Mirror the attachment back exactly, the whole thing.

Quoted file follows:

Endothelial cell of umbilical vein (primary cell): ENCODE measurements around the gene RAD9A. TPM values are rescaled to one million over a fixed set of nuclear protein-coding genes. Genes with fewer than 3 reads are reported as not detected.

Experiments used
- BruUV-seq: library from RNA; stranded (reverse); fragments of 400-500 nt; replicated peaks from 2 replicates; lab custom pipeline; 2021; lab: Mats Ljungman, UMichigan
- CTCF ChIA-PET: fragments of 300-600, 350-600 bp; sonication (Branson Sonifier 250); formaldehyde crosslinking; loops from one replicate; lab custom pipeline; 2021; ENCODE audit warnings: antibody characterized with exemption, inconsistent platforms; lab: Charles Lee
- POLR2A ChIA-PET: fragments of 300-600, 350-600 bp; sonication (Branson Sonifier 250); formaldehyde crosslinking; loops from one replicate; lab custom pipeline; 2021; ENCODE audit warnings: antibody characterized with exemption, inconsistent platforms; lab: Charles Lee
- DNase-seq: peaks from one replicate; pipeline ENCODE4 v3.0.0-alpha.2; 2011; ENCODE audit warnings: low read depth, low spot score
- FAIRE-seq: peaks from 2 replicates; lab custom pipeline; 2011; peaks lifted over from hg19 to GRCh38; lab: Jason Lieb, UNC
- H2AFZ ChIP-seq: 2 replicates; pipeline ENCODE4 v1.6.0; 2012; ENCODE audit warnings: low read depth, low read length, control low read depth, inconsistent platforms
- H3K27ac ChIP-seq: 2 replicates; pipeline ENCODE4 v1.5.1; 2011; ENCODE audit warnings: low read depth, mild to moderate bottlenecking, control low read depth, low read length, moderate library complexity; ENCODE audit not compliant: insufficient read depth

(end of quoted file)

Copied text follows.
Endothelial cell of umbilical vein (primary cell): ENCODE measurements around the gene RAD9A. TPM values are rescaled to one million over a fixed set of nuclear protein-coding genes. Genes with fewer than 3 reads are reported as not detected.

Experiments used
- BruUV-seq: library from RNA; stranded (reverse); fragments of 400-500 nt; replicated peaks from 2 replicates; lab custom pipeline; 2021; lab: Mats Ljungman, UMichigan
- CTCF ChIA-PET: fragments of 300-600, 350-600 bp; sonication (Branson Sonifier 250); formaldehyde crosslinking; loops from one replicate; lab custom pipeline; 2021; ENCODE audit warnings: antibody characterized with exemption, inconsistent platforms; lab: Charles Lee
- POLR2A ChIA-PET: fragments of 300-600, 350-600 bp; sonication (Branson Sonifier 250); formaldehyde crosslinking; loops from one replicate; lab custom pipeline; 2021; ENCODE audit warnings: antibody characterized with exemption, inconsistent platforms; lab: Charles Lee
- DNase-seq: peaks from one replicate; pipeline ENCODE4 v3.0.0-alpha.2; 2011; ENCODE audit warnings: low read depth, low spot score
- FAIRE-seq: peaks from 2 replicates; lab custom pipeline; 2011; peaks lifted over from hg19 to GRCh38; lab: Jason Lieb, UNC
- H2AFZ ChIP-seq: 2 replicates; pipeline ENCODE4 v1.6.0; 2012; ENCODE audit warnings: low read depth, low read length, control low read depth, inconsistent platforms
- H3K27ac ChIP-seq: 2 replicates; pipeline ENCODE4 v1.5.1; 2011; ENCODE audit warnings: low read depth, mild to moderate bottlenecking, control low read depth, low read length, moderate library complexity; ENCODE audit not compliant: insufficient read depth